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Druglords, Cowboys, Desperadoes: Political Mythologies Of The Mexican-American Frontier

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Abstract

Cowboys, drug lords and desperadoes, with their unholstered guns, riding horses or trucks, roaming through the wide desert, represent key parts of the political mythology of the Mexican and American frontiers. This is a territory that, even as it has always been considered peripheral, has had a central role in shaping the central identities of both countries, as well as in the development of their attitudes towards violence and conflict, legality and illegality. My research focuses on these three figures and the territory in which they roam, eliciting from narratives that center around them theories of political exceptionality, legitimation, and substantiality. On the frontier regions of the liberal, representative state, its shortcomings become more obvious, and betray the blind spots of our political schema. I argue in my dissertation that the manifestations of violence that surround this territory do not arise in spite of the state and its notions of legality, but because of the law and the processes through which it comes into existence. To illustrate this point, I construct a narrative divided in three chapters, which develops the imaginary of each figure, focusing on the work of Cormac McCarthy, Clint Eastwood, Luis G. Inclán, Yuri Herrera, Américo Paredes and Rolando Hinojosa. In my dissertation, I show the pathways through which these works represent the way the law becomes intertwined with the outlaw, affirming and negating itself through its exercise. Each chapter focuses on one of three of the main cultural identity groups that populate the region, Anglos, Chicanos and Mexicans, while analyzing the tenets of one of the branches of government. In this way, I want to call attention to how stories occupy political discourse and showcase the failings of our political systems. By virtue of being outside of the "civilized" centers of the Nation State, farther from the cosmetic institutions that hide inequality and injustice, the frontier helps us perceive the underbelly of representative democracy, revealing the nightmarish counterparts of the State's generals, politicians and tycoons in the roaming cowboy gunslingers, powerful drug lords and landless desperadoes of the North American desert.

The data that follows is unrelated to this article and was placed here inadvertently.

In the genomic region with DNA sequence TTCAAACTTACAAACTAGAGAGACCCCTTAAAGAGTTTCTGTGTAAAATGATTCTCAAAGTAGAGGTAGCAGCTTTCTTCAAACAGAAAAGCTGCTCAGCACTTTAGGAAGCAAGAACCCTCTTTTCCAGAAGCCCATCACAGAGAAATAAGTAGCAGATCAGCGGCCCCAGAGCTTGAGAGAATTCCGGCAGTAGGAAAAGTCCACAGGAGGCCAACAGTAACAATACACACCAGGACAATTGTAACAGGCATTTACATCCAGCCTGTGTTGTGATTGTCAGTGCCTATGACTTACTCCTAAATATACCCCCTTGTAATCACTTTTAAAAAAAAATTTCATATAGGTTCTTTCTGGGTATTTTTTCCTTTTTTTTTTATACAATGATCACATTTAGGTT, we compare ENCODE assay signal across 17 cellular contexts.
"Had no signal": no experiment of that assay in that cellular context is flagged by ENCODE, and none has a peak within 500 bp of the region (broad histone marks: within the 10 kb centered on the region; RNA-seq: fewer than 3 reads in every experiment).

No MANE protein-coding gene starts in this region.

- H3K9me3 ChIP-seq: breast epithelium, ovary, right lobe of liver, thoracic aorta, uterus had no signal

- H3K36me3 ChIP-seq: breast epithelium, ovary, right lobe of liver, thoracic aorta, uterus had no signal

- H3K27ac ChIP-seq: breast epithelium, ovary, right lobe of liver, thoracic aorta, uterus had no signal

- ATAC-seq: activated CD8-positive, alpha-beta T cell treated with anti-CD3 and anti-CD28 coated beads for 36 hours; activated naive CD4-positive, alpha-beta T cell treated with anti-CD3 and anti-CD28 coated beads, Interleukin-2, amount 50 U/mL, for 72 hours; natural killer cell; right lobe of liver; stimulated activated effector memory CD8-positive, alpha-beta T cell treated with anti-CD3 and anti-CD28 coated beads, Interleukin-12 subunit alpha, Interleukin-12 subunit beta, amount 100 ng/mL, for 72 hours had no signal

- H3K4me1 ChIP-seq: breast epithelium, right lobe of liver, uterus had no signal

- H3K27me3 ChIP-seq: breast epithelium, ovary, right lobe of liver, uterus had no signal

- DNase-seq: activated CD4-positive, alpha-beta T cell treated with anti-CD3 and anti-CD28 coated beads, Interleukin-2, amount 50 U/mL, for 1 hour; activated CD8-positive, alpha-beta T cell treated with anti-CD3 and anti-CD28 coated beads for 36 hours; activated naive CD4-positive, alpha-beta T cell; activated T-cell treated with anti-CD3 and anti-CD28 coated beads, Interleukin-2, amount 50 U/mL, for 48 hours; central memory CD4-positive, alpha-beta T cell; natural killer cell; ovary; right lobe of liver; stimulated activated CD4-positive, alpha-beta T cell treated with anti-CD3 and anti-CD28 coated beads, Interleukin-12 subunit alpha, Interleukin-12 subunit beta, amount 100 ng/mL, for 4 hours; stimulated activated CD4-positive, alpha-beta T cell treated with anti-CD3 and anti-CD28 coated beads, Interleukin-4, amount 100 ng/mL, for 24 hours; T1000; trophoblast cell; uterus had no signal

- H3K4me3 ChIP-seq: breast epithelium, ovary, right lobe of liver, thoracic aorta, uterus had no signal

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2014-05-25

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Cowboys; Mexico; Drug Traffic

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Castillo, Debra Ann

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Paz-Soldan, Jose Edmundo
Aching, Gerard Laurence

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Romance Studies

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Ph. D., Romance Studies

Degree Level

Doctor of Philosophy

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Government Document

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dissertation or thesis

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